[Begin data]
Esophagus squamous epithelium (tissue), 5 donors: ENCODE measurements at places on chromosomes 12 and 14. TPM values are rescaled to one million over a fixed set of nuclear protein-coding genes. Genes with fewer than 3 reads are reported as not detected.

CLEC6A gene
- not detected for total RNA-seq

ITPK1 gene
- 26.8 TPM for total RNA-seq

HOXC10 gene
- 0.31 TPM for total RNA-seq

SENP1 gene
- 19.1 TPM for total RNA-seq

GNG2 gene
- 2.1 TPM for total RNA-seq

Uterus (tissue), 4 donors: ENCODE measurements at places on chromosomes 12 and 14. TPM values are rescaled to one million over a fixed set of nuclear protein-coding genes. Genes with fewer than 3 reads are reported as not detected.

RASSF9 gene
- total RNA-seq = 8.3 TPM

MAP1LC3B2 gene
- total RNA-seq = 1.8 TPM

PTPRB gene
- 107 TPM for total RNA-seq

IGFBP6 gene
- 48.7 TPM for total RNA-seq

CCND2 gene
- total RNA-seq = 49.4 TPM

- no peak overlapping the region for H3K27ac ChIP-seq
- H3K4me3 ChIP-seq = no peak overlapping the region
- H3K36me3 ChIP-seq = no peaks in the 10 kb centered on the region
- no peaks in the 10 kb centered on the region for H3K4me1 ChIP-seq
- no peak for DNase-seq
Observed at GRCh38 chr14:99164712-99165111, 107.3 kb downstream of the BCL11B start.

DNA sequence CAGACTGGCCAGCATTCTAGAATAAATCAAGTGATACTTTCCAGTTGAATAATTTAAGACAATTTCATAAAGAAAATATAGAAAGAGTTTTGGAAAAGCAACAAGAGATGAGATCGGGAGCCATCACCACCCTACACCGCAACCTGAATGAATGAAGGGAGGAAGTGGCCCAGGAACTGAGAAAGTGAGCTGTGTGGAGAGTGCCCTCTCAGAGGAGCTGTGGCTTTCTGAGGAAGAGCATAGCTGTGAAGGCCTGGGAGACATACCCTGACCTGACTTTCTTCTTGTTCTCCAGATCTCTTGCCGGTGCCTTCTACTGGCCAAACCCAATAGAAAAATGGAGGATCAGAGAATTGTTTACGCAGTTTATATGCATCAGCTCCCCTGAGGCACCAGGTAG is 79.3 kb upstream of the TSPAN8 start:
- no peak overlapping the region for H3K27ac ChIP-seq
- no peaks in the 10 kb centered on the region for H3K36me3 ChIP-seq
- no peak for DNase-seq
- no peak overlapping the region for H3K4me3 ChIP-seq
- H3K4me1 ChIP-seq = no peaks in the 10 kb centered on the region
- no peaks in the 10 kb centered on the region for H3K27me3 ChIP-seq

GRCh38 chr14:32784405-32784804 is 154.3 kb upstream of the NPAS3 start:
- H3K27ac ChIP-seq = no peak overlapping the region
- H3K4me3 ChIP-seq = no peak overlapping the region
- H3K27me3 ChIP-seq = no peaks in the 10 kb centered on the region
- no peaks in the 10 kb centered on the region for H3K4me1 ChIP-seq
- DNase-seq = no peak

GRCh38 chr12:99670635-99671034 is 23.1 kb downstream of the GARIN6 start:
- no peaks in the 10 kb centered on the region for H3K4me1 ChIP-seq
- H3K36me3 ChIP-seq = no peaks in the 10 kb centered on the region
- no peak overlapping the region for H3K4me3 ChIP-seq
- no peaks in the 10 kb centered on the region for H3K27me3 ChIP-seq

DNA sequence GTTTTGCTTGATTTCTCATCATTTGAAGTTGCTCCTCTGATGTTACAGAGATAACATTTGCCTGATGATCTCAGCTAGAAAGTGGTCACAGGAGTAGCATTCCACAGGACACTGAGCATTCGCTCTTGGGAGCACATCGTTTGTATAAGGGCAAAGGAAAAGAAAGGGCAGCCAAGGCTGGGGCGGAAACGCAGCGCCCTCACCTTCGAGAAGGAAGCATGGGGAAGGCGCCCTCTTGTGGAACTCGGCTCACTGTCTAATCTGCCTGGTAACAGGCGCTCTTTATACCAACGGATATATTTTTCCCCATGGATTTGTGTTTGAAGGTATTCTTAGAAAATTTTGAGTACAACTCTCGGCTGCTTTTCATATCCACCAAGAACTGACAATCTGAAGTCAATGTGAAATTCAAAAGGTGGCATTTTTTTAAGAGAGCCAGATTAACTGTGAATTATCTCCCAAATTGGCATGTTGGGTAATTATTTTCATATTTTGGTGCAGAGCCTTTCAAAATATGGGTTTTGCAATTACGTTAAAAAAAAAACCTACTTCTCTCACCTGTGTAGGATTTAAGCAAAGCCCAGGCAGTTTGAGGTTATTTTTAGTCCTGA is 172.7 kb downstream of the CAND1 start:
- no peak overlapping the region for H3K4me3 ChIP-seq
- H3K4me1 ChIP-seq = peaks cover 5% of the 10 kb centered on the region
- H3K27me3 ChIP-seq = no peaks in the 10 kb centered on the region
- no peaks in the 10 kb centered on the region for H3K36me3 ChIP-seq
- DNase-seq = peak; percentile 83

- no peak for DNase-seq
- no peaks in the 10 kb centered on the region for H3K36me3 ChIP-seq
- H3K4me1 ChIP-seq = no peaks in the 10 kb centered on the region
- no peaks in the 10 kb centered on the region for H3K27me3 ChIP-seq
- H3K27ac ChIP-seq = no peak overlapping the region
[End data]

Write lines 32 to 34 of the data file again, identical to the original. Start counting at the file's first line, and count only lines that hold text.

- no peak for DNase-seq
- no peak overlapping the region for H3K4me3 ChIP-seq
- H3K4me1 ChIP-seq = no peaks in the 10 kb centered on the region